Painting of Molly Ockett by Danna Brown Nickerson

BETHEL — Citizens in, around and from away have celebrated “Molly Ockett Day” for more than 60 years. Although the event is headlined with tasty food, games and a parade, have you ever wondered who Molly Ockett was, and how her name came to be used for one of Bethel’s most celebrated days all year?

She was born around 1740 in Saco, but spent much of her early life in Fryeburg, according to information from the Museums of the Bethel Historical Society (BHS).

During King George’s War (1744-1748), she and other Pigwackets gambled on a political alliance with the British and removed to a coastal location in Plymouth County, Massachusetts, according to the BHS. When Molly Ockett was here, she learned English and became acquainted with Protestantism. This gave Molly Ockett an edge over other tribespeople, who knew only French and spoke little to no English.

In the early- to mid- 1750s when the French and Indian War broke out, Molly Ockett and her kin group returned to Narankamigouak, which was a “fortified Abenaki Village on the Androscoggin River at Canton Point (about 40 miles downriver from Bethel).”

More facts 

She was an “itinerant healer and herbalist for both natives and newcomers, Molly Ockett established close relations with the early settlers in such communities as Andover, Fryeburg, Poland, Paris, and Bethel during the late 18th and early 19th centuries,” according to the BHS.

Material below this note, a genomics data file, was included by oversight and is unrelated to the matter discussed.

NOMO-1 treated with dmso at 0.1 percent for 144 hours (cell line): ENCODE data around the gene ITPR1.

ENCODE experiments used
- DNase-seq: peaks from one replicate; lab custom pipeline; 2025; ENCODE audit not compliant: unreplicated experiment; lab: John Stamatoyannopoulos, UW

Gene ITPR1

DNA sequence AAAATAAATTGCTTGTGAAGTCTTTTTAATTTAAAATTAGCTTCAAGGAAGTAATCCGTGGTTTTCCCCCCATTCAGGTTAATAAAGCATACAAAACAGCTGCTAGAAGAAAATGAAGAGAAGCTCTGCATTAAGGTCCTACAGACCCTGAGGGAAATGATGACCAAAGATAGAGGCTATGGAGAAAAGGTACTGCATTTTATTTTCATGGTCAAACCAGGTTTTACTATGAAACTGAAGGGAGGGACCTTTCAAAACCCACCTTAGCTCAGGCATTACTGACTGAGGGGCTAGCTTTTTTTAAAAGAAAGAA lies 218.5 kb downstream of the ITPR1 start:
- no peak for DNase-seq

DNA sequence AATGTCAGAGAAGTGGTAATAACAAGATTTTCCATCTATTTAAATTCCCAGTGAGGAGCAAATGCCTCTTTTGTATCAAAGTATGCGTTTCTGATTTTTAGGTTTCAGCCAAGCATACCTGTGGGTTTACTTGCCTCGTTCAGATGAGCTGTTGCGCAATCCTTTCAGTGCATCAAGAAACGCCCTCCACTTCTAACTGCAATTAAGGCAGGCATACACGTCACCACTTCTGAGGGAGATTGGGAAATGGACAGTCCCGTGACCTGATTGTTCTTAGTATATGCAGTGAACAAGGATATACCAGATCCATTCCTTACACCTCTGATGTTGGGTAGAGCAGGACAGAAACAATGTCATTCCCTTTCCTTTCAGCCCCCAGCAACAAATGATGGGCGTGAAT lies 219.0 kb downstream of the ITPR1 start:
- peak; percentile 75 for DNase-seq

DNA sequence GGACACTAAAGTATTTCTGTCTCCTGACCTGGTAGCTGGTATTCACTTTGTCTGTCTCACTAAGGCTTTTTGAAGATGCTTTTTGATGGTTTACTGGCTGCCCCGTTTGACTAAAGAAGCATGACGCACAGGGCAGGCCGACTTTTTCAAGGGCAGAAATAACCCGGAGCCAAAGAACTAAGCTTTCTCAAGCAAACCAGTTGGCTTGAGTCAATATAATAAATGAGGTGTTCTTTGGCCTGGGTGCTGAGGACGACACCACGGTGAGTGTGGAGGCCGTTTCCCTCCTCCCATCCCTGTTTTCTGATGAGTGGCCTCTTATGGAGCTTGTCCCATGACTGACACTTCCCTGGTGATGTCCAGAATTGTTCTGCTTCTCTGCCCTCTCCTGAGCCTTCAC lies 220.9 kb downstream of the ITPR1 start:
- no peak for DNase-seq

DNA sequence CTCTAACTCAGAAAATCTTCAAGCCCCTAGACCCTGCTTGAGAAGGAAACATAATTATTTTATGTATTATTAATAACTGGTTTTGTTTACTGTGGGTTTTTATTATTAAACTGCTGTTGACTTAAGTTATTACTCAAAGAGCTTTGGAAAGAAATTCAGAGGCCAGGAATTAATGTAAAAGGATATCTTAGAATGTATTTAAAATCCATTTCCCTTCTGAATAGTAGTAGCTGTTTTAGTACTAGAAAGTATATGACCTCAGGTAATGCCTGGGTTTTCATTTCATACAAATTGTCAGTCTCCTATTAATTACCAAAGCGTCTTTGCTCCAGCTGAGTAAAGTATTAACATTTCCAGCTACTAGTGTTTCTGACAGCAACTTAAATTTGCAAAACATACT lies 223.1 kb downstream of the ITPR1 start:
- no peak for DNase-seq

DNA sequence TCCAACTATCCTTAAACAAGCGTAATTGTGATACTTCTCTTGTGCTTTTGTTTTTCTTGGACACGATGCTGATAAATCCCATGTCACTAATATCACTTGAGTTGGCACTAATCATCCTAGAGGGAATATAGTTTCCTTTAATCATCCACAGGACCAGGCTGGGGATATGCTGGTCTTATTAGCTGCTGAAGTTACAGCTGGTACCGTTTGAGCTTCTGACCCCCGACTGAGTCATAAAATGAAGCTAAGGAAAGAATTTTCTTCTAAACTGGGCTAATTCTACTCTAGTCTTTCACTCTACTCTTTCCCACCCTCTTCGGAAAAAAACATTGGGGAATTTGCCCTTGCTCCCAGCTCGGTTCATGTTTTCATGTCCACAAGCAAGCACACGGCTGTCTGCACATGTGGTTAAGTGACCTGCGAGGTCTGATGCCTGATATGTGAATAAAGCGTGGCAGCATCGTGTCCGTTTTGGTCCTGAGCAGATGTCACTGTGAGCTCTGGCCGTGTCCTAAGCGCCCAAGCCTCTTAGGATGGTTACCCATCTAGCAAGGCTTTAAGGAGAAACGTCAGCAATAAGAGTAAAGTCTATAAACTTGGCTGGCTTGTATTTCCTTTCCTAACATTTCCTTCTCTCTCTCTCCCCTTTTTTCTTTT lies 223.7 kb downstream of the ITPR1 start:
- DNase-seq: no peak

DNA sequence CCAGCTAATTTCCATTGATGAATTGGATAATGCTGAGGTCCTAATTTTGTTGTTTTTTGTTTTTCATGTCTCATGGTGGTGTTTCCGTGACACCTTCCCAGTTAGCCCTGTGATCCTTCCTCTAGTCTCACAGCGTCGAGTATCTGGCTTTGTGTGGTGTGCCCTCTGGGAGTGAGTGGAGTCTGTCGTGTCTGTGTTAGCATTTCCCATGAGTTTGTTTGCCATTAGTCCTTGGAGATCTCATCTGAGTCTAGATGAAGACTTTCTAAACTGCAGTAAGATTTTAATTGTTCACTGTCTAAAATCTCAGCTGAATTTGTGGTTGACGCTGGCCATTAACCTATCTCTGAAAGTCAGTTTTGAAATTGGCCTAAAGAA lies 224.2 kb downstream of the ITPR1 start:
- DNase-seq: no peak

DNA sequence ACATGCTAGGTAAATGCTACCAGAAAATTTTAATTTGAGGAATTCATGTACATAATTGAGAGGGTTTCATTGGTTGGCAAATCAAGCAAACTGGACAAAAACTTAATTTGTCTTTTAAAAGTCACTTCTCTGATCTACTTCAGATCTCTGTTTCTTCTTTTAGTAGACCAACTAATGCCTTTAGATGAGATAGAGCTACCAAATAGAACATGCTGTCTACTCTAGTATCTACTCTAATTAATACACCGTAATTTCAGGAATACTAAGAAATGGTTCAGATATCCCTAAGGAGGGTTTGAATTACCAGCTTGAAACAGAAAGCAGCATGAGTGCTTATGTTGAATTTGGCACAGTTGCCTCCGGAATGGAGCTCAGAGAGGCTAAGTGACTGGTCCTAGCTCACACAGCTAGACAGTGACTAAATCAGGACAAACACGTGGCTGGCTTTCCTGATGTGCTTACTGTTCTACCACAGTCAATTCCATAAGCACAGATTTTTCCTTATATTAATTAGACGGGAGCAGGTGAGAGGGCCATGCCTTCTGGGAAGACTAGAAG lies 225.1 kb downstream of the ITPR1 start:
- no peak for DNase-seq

Molly Ockett’s first husband passed away about 1770. By 1776, she was in Fryeburg with Jean Baptiste Sabattis, who was also a Pigwacket. Although nothing documents the two ever being married, they did have many children together, with one being “Paseel” (Basil), who came to Bethel often and as known by some of its early residents.

Molly Ockett’s generosity is “well documented by Henry Tufts, who met her in the 1770s,” according to the BHS.

“In Tufts’ autobiography, published in 1807, Tufts records an instance of her generosity to a white man from Pigwacket (Fryeburg), who found himself without food for his family.  The man journeyed to Bethel, as he had used sometimes to visit the Indians for the benefit of hunting, trading, etc., by which means he had contracted some acquaintance with them and had heard that Molly Ockett always kept on hand a considerable quantity of money,” according to the BHS.

It is believed that Molly Ockett might have known this person from recently having lived in Fryeburg. She loaned the man $20, but “she rallied him on the score of his coming to borrow of the poor Indians, who (she said) were generally despised by the white people,” according to BHS.

The next winter, she charged the man to come and hunt furs as repayment. The man did so, and got enough not only for Molly Ockett, but also for his family.

One of her best traits was her ability to “move in and out of the white communities.” During her life, Molly Ockett witnessed her people killed, land taken and their resources destroyed, however she “repeatedly showed kindness and sympathy toward individuals descended from the very people who had carried out these acts,” according to the BHS. It made many question if she held any suppressed resentment toward the white folk in general, though very little stories connect her to any conflict with the settlers. She had many meals with them and had a “particular fondness for rum.”

In 1863 Dr. Nathaniel T. True wrote about one time when Molly Ockett visited the Moses Mason House, which now belongs to the BHS.

Anyone interested in learning more about Molly Ockett can visit

Molly Ockett gravestone.

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